A rehearsed reading of the electric verbatim theatre piece Bloody Sunday: Scenes from the Saville Inquiry, directed by Lynne Parker and Eleanor Methven, will be live in the Peacock (and broadcast) around its 50th anniversary on January 30th. Then Denise Gough is in the title role of Carr’s haunting Portia Coughlan. Also in February, three monologues by Jennifer Johnson explore the consequences of partition through compelling interlinked personal stories.
In March, they present Prime Cut/MAC’s X’ntigone, Darren Murphy’s thrilling meditation on Sophocles’ tragedy, directed by Emma Jordan, where political expediency meets a generation wanting to tear down power structures.
Later, imagine DUP comments on gay rights, trans lives . . . in song; Abomination: a DUP Opera, by Conor Mitchell and the Belfast Ensemble, fuses opera with drag, cabaret and political satire.
McLaughlin envisages plays as a provocation for conversation, with the audience as part of it. “I like to come at things at a slant.”
That conversation also uses “the best possible theatre and theatre artists, and creating opportunities for other people to become the best possible theatre artists”.
The previous directors refreshingly opened the Abbey up to other voices, and many co-productions; but this had unintended consequences for the Irish theatre ecosystem, leading to an unprecedented letter of protest signed by over 400 theatre professionals.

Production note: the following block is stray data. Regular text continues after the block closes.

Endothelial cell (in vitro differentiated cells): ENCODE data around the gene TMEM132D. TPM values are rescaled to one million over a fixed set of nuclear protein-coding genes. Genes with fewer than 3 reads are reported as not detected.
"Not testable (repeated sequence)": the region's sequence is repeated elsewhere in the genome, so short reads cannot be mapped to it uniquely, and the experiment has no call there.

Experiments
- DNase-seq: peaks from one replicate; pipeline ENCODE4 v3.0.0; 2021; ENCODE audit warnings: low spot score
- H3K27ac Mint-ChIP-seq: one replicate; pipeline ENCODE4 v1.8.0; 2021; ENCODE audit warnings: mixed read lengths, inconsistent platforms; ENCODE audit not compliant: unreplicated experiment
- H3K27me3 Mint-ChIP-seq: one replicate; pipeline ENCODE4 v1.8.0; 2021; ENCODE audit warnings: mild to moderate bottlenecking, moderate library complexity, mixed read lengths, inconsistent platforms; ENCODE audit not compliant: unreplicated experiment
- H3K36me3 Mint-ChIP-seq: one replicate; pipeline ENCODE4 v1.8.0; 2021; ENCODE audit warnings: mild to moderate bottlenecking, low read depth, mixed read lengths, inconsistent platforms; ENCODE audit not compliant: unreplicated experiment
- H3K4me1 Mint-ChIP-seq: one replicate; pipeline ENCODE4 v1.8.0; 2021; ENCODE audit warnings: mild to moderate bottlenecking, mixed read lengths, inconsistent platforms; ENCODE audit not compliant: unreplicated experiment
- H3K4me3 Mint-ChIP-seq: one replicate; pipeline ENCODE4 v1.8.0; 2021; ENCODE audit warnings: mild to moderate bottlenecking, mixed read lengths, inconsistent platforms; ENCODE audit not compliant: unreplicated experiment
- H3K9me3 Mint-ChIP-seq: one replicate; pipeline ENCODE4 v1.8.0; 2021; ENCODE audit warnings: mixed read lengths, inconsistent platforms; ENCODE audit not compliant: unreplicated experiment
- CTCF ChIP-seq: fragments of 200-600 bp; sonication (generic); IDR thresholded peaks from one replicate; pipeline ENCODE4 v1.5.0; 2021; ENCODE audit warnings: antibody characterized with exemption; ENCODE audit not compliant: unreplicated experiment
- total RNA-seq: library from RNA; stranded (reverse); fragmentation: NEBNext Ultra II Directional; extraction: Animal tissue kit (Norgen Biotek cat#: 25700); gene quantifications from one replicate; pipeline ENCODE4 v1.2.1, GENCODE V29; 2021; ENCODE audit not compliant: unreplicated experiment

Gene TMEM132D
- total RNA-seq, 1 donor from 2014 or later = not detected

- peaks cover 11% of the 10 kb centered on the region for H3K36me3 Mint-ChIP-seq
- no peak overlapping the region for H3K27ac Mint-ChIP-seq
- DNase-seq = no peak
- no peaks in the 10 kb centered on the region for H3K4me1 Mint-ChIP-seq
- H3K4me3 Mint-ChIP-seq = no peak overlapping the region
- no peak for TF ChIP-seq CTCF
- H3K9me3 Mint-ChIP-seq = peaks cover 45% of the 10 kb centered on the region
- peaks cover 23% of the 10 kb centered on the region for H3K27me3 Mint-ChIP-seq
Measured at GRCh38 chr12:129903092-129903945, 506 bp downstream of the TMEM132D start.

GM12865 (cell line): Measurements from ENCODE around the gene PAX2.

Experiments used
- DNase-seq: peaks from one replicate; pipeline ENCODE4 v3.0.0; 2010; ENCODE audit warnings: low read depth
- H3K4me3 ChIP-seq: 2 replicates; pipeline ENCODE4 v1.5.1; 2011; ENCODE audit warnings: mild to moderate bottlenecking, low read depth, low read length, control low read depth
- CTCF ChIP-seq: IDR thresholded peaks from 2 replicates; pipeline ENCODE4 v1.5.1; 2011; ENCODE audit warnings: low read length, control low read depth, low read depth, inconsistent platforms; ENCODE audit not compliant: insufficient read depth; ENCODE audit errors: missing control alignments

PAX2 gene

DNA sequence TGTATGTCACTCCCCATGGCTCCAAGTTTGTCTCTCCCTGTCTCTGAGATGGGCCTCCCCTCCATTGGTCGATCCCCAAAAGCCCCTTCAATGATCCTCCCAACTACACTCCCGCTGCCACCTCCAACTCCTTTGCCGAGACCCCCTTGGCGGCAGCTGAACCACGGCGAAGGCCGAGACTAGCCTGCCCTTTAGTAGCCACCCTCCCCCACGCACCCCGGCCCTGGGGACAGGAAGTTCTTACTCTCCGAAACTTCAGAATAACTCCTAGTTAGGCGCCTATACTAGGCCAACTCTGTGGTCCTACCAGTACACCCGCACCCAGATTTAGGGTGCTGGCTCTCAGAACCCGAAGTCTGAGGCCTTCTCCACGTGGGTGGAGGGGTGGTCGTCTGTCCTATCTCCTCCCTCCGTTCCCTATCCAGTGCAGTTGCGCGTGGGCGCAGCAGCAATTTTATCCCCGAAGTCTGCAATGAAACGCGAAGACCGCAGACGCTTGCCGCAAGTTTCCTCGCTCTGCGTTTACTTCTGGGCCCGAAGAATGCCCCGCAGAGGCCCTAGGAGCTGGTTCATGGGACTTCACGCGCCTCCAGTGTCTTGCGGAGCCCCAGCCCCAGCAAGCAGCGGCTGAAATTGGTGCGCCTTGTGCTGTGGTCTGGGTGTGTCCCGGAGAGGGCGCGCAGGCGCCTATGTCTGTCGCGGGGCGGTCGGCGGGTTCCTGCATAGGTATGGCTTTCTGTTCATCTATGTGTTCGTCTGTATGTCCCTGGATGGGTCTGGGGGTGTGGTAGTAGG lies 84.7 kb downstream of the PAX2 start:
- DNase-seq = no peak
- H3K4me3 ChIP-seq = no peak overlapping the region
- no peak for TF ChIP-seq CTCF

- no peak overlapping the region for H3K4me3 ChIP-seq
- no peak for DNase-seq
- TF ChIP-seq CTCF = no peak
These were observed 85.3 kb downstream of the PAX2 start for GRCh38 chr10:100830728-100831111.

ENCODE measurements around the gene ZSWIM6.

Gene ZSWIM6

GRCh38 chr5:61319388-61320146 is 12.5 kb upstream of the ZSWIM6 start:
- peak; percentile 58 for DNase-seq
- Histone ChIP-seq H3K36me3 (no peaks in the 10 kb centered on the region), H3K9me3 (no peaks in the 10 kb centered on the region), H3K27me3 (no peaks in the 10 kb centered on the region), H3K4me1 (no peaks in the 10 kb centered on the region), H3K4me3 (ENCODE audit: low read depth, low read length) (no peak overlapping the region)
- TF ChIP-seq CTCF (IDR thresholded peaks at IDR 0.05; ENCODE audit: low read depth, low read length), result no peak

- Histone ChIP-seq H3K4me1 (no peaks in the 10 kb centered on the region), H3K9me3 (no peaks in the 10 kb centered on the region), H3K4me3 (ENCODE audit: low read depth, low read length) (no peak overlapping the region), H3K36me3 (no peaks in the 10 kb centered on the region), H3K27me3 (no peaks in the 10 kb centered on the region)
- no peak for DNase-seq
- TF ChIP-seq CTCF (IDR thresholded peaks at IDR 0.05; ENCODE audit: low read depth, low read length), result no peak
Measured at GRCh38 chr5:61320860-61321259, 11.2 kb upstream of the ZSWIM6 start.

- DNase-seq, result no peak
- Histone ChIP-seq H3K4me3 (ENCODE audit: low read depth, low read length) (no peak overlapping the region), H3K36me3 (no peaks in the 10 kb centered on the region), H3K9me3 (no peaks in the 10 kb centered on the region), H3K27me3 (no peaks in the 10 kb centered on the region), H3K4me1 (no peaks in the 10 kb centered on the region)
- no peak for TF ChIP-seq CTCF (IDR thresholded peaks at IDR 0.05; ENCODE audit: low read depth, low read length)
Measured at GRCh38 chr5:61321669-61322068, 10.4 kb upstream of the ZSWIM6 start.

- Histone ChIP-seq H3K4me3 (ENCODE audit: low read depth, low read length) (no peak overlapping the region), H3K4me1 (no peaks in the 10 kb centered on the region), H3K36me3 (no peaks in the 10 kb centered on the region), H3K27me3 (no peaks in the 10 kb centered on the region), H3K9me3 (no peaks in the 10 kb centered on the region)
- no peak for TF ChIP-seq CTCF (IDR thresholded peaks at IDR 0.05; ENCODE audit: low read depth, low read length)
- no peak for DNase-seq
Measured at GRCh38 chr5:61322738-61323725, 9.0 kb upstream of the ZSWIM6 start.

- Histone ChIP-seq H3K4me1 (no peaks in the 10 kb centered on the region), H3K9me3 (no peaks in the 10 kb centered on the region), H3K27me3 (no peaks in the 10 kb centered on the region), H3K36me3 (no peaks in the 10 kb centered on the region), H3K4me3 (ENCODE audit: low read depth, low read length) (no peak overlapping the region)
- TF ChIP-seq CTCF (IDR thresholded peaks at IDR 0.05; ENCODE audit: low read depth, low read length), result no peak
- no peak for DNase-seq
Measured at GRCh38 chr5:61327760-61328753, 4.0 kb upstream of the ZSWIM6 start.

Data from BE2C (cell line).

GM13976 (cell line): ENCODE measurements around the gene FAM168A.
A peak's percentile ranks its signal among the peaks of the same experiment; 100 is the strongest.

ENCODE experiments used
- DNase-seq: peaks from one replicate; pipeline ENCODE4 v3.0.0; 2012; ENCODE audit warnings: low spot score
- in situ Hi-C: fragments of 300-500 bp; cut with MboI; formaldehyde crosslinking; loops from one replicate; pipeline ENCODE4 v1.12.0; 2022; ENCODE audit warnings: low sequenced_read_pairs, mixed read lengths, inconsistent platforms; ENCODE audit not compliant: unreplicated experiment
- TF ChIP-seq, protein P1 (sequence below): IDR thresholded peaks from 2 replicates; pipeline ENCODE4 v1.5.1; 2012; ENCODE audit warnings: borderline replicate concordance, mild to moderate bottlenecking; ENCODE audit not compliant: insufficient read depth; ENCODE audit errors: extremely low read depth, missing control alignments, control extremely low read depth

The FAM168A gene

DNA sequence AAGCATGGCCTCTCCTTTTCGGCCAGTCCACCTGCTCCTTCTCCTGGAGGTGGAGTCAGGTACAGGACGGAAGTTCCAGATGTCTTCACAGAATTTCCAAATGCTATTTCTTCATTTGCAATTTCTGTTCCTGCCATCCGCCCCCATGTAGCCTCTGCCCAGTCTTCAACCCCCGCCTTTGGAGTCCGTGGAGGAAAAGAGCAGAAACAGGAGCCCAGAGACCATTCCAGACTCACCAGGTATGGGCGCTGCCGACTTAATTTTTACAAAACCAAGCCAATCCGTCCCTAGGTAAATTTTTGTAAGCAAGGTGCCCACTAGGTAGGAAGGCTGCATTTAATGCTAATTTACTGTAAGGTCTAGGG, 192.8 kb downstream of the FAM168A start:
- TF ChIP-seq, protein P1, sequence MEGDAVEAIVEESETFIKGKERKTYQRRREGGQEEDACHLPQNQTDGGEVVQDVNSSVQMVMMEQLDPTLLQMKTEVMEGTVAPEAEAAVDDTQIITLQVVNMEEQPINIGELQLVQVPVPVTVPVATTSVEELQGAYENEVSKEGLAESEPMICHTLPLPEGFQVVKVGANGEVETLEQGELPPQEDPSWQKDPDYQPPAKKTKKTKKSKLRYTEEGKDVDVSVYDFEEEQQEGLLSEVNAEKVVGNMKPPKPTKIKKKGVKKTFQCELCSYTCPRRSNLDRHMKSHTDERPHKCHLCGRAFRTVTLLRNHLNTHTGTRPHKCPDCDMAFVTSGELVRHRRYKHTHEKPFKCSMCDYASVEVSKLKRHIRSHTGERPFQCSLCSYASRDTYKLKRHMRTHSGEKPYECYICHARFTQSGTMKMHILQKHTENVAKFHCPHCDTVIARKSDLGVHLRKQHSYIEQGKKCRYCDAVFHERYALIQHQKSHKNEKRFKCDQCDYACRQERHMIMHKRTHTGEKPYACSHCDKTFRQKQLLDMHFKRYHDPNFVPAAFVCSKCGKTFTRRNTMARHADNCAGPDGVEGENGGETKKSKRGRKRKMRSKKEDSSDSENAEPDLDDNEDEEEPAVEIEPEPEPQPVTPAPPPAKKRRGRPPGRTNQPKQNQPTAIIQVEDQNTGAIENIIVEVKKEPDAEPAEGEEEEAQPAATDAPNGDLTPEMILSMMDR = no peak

Without commenting on the previous dynamic, McLaughlin says “We’re very conscious of the responsibility and the joy of helping artists develop their careers.” O’Brien talks about how the Abbey is “part of an intricate infrastructure on the island, of theatre and the wider arts and culture sector, and then internationally. So there’s responsibility not just to one’s own existence, but to the development of the lifeblood of us all.
I think the public are realising art is not something separate to people's lives, that it's a core part of what we're about
“The last couple of years have shown what the wider arts community can achieve together in a crisis. The Abbey has a huge responsibility to make sure doors that are open and conversations that are live, don’t become siloed again. It’s not just us fighting for our own turf. We are a national organisation.”
Also, “how the government, the department, the Arts Council, NCFA [National Campaign for the Arts], many others, have responded through this crisis is extraordinary. The real push in the independent sector for artists and arts workers to validate their lived existence. I think the public are realising art is not something separate to people’s lives, that it’s a core part of what we’re about.”
Part of fostering talent is appointing Conor McPherson and Marina Carr senior associate writers, working as mentors and artists, developing long-term relationships with writers at all career stages, and “setting a tone of ambition”. O’Brien says, “We want our artists at the heart of the organisation, to have a hand on the steering wheel.”
As well as associate director Caroline Byrne, they’ve announced four resident directors (Claire O’Reilly, Colm Summers, Gea Gojak and Laura Sheeran) this year. “When a director goes into an organisation or a play, they bring diversity with them, by virtue of taste,” says McLaughlin. “The best way to bring diversity into a theatre is to have different directors. You open the ecosystem.”